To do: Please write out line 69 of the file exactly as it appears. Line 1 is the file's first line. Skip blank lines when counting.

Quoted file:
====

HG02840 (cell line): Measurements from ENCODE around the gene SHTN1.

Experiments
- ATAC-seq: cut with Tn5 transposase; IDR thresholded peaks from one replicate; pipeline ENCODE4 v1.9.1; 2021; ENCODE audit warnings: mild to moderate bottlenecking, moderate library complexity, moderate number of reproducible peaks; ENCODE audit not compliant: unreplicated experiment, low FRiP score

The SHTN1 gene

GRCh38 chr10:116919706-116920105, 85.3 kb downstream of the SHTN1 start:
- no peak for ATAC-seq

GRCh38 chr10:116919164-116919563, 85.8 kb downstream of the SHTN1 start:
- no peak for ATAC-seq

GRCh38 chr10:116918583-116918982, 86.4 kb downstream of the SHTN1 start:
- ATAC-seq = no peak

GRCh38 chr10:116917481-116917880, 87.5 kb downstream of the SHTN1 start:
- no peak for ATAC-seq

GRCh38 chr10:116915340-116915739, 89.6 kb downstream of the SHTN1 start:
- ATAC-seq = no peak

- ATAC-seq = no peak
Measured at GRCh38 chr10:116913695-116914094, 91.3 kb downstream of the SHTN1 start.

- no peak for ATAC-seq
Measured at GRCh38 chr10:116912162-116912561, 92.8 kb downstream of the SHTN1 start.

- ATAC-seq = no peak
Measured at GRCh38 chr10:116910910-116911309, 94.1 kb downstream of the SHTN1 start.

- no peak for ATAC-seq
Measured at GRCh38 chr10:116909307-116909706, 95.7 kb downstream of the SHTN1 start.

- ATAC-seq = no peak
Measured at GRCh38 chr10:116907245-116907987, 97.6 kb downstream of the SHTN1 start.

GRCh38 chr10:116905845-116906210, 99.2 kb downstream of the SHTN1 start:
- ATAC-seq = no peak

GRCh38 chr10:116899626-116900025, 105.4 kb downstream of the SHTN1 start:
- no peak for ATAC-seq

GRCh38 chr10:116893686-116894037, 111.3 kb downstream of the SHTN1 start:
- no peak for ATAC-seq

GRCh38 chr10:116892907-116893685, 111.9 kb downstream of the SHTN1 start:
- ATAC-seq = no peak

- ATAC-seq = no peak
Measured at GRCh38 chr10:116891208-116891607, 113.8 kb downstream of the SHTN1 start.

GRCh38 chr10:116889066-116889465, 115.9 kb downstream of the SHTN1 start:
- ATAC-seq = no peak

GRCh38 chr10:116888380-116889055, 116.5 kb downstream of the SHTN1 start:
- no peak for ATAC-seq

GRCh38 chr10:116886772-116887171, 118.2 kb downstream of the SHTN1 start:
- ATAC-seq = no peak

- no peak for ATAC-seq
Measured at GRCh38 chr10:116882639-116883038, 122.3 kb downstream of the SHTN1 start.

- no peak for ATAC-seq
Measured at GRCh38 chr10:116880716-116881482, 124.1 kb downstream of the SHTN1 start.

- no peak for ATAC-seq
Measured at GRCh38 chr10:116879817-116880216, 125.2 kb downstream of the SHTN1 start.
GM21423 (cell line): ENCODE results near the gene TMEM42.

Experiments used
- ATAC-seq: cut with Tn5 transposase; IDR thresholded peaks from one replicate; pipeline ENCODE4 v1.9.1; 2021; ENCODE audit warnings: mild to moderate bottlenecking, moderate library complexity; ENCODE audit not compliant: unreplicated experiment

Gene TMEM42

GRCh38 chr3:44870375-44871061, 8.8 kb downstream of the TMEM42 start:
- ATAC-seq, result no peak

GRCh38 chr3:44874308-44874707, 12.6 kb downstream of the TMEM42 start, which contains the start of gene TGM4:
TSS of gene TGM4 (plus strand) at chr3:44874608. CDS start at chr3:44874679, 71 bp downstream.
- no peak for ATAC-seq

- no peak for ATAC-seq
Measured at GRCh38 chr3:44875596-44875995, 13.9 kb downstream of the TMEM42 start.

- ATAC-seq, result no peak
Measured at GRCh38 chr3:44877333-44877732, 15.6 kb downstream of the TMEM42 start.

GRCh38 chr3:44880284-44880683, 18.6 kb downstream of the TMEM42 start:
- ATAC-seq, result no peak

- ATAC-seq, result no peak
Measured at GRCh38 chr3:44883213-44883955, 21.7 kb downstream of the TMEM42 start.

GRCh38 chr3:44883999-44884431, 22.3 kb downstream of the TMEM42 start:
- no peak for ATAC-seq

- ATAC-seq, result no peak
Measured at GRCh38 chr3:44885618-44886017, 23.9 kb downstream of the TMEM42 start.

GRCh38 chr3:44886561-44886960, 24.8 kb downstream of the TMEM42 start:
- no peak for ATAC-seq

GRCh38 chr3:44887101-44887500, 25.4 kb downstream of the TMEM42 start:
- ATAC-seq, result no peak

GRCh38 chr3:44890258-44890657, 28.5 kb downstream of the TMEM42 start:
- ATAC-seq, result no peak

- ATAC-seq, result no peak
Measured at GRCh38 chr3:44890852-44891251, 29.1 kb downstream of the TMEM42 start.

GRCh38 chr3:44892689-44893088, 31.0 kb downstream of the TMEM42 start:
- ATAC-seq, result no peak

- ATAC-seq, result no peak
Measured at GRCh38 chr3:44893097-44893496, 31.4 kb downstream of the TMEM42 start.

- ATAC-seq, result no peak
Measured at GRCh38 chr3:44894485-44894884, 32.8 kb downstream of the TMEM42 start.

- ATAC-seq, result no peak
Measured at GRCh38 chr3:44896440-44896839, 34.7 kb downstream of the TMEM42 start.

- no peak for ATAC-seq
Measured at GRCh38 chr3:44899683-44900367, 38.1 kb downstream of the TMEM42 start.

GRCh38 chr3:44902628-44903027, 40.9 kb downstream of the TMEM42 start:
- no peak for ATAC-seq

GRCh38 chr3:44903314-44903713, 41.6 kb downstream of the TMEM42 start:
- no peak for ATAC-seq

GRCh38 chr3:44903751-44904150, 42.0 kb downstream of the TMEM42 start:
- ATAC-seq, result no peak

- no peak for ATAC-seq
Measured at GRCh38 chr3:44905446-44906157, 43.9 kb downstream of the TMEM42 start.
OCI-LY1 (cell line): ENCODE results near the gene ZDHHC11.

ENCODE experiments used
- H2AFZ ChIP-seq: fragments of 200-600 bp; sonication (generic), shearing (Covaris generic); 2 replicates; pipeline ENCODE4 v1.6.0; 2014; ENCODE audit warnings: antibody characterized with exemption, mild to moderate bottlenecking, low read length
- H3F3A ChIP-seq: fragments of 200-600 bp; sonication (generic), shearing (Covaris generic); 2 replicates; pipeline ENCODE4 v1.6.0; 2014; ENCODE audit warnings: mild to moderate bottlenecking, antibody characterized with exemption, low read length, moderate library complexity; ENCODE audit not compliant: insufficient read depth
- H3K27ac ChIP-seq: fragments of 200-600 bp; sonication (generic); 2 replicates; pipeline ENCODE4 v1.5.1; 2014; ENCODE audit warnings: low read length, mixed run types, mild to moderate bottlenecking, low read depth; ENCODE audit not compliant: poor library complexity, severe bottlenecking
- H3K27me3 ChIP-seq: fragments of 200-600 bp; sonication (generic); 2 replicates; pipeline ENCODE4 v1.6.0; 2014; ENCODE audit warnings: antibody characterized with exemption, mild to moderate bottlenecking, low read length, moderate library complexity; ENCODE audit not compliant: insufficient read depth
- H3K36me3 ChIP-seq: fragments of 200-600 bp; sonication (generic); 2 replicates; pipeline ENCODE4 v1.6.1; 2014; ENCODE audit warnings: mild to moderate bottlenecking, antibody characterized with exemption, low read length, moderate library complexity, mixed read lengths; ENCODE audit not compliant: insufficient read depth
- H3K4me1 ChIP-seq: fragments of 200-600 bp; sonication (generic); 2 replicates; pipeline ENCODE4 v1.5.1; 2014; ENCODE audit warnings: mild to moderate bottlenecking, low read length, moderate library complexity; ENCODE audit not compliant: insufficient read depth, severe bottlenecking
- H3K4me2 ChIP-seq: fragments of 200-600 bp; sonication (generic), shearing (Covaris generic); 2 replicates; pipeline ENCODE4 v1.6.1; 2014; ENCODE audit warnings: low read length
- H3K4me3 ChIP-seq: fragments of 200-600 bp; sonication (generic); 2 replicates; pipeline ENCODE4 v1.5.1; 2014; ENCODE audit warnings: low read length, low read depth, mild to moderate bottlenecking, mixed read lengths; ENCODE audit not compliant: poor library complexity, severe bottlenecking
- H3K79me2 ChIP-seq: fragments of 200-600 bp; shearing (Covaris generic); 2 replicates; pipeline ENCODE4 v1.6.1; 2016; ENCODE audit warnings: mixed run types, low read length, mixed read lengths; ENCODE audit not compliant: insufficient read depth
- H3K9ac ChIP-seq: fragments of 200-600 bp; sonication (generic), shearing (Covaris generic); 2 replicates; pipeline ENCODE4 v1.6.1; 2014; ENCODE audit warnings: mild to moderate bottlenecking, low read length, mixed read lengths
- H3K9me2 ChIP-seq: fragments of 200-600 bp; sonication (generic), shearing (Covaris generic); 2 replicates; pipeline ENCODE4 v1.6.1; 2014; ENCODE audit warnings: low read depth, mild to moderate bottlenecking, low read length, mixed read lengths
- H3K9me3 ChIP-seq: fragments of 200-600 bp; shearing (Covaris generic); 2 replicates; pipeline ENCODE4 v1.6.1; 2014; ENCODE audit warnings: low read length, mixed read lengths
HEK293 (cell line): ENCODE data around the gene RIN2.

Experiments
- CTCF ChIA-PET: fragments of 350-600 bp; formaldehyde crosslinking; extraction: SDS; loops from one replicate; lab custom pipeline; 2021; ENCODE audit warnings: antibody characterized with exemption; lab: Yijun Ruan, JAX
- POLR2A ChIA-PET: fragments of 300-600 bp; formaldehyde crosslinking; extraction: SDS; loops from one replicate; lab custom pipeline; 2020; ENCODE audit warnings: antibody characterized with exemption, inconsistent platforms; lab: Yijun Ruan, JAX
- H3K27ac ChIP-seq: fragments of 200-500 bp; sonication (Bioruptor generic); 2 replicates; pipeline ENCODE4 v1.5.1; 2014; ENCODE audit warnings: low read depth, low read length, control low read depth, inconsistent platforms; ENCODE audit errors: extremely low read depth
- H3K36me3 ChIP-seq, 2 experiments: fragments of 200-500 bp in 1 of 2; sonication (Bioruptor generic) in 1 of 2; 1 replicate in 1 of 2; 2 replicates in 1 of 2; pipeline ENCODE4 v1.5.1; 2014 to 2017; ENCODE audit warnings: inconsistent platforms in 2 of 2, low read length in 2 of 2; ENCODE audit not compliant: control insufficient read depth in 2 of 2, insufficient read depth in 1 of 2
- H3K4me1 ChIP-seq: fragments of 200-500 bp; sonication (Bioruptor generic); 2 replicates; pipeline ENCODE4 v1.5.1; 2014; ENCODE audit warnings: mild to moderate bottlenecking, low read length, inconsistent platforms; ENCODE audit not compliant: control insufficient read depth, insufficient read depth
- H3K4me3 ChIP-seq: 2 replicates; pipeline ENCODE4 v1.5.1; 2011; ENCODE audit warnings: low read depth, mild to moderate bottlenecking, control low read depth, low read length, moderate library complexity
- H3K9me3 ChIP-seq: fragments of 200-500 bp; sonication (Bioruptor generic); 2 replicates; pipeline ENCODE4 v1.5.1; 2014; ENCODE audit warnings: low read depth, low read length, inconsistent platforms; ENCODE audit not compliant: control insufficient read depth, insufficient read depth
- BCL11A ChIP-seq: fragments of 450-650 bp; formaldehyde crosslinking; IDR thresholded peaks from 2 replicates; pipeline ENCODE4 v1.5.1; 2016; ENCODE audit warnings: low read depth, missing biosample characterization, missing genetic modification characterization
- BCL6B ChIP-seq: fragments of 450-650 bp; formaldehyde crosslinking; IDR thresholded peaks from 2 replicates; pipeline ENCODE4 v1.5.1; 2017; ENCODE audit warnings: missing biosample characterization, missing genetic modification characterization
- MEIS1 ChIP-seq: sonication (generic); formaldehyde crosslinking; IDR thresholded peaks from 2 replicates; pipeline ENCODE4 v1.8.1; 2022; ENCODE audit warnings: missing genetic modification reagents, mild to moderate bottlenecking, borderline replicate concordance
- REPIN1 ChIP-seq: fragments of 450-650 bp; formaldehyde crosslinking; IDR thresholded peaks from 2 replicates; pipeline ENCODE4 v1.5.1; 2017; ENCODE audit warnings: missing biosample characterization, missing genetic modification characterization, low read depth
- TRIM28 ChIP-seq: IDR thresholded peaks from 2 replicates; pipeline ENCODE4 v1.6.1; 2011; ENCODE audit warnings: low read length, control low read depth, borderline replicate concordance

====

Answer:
- no peak for ATAC-seq